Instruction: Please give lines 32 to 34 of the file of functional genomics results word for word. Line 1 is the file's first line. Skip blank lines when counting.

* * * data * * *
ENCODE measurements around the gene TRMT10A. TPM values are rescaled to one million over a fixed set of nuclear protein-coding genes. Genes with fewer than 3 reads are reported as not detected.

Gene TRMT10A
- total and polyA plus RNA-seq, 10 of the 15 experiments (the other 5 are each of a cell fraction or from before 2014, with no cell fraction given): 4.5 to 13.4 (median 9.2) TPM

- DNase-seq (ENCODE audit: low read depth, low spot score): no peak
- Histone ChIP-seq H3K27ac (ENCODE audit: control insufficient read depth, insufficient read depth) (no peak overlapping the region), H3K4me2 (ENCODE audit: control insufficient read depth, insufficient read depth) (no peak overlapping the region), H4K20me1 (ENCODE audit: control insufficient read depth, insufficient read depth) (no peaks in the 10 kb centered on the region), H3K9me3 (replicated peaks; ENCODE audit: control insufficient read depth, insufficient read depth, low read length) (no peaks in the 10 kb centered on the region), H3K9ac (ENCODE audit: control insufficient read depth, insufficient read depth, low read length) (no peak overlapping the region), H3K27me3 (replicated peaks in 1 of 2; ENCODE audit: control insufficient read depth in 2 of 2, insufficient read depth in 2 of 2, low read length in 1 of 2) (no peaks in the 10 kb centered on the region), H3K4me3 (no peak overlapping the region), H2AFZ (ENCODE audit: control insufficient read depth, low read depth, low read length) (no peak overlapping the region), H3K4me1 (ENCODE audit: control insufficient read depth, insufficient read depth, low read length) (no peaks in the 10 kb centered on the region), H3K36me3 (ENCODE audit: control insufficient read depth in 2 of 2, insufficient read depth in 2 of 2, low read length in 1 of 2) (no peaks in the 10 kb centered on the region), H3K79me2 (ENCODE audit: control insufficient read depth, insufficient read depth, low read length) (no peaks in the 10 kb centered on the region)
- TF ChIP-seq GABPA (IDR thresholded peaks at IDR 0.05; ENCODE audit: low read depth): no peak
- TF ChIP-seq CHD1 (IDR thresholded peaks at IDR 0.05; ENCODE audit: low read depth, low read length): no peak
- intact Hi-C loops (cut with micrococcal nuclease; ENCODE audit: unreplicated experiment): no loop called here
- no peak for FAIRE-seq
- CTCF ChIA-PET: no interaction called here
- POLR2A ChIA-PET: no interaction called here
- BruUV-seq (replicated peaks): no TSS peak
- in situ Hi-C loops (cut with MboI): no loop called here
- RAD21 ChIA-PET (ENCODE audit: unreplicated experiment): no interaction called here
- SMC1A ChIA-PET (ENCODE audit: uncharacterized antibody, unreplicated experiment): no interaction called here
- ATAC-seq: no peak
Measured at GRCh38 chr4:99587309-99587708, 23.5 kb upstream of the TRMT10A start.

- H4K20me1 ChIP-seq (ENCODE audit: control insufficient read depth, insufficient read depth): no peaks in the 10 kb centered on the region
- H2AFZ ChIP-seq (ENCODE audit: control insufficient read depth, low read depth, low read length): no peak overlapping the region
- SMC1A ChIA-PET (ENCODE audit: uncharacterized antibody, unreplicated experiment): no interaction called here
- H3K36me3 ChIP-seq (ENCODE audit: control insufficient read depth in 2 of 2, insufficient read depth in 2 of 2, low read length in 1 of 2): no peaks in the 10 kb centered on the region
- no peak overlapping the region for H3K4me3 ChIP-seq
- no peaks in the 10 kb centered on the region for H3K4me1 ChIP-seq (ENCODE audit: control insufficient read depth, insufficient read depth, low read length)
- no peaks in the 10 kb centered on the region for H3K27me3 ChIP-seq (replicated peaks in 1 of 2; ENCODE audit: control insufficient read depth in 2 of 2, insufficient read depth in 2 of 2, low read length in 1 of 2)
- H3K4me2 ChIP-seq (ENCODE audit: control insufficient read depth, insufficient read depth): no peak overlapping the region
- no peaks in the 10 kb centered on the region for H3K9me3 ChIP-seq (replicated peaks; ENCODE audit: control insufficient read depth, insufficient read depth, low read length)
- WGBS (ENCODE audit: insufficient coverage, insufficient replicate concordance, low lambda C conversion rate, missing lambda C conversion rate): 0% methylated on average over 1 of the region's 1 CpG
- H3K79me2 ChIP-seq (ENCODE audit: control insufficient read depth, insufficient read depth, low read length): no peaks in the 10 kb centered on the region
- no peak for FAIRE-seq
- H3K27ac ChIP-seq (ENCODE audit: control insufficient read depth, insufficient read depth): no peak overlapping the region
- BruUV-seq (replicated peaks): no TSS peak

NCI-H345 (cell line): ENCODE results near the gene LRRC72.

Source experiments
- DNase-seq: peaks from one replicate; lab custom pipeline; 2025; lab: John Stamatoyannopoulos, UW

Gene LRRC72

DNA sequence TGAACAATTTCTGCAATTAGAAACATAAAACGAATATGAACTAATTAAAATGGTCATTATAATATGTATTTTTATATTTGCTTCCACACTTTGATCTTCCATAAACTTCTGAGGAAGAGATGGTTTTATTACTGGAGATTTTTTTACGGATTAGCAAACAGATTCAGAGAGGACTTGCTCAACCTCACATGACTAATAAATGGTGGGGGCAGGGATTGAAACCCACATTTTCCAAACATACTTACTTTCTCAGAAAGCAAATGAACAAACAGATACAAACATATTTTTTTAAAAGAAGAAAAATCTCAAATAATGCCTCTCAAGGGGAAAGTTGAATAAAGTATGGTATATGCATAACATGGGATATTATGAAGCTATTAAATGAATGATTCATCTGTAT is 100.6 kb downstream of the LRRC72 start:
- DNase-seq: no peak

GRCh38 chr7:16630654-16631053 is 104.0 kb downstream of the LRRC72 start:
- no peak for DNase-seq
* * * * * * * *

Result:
NCI-H345 (cell line): ENCODE results near the gene LRRC72.

Source experiments
- DNase-seq: peaks from one replicate; lab custom pipeline; 2025; lab: John Stamatoyannopoulos, UW